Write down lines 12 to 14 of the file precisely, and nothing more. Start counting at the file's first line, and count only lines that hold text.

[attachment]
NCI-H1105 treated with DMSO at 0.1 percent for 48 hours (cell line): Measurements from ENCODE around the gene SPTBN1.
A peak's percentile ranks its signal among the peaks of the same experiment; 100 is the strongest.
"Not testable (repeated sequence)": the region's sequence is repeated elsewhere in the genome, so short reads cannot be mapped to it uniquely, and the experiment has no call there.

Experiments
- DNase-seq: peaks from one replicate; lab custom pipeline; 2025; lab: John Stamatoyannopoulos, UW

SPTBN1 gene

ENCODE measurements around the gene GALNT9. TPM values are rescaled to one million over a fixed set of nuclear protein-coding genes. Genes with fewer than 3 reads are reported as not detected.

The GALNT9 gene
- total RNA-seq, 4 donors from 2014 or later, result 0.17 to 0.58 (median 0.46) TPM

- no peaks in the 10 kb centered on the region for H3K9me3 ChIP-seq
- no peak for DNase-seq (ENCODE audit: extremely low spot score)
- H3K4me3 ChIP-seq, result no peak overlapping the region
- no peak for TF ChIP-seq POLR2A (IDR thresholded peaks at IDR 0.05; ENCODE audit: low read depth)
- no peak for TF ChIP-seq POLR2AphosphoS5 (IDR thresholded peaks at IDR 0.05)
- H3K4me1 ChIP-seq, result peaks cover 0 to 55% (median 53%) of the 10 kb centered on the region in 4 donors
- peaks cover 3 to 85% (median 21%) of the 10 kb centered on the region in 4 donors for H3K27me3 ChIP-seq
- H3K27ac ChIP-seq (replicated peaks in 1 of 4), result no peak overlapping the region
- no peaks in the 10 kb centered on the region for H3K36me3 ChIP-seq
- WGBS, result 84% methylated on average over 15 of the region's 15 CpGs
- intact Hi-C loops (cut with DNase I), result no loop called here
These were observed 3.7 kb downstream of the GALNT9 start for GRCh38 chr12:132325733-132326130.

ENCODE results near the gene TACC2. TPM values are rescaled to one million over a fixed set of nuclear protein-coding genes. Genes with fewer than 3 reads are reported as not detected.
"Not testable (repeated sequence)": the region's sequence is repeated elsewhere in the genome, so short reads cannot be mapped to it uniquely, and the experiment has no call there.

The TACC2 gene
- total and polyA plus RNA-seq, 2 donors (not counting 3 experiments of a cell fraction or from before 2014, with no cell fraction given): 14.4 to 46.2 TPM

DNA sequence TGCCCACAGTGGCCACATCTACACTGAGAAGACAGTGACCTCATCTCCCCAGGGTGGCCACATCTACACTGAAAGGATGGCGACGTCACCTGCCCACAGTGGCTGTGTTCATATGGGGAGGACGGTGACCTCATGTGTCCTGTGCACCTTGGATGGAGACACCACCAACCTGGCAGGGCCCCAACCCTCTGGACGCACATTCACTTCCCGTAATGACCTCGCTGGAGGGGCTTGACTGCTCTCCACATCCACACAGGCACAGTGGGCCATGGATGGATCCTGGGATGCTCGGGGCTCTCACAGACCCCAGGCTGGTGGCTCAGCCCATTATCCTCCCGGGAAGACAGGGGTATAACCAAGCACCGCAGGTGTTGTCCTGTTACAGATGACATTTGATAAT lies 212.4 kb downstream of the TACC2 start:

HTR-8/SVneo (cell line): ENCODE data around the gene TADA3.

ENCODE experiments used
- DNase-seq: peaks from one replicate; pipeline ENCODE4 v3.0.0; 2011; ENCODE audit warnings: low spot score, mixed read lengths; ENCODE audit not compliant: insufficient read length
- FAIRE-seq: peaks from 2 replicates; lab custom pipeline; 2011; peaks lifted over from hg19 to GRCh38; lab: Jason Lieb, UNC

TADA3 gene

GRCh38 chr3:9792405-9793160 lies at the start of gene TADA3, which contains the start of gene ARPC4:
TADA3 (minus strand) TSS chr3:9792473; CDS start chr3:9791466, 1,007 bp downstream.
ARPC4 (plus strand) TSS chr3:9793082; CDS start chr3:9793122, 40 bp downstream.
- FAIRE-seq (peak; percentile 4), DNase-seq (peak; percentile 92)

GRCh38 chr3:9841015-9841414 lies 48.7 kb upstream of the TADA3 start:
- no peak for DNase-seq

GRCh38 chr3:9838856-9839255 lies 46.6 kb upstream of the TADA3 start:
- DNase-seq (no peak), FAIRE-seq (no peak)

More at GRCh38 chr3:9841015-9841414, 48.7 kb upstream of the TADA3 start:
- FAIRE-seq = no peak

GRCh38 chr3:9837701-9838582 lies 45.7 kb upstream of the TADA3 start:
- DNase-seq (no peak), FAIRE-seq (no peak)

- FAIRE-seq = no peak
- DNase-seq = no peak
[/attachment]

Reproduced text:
- H3K4me3 ChIP-seq, result no peak overlapping the region
- no peak for TF ChIP-seq POLR2A (IDR thresholded peaks at IDR 0.05; ENCODE audit: low read depth)
- no peak for TF ChIP-seq POLR2AphosphoS5 (IDR thresholded peaks at IDR 0.05)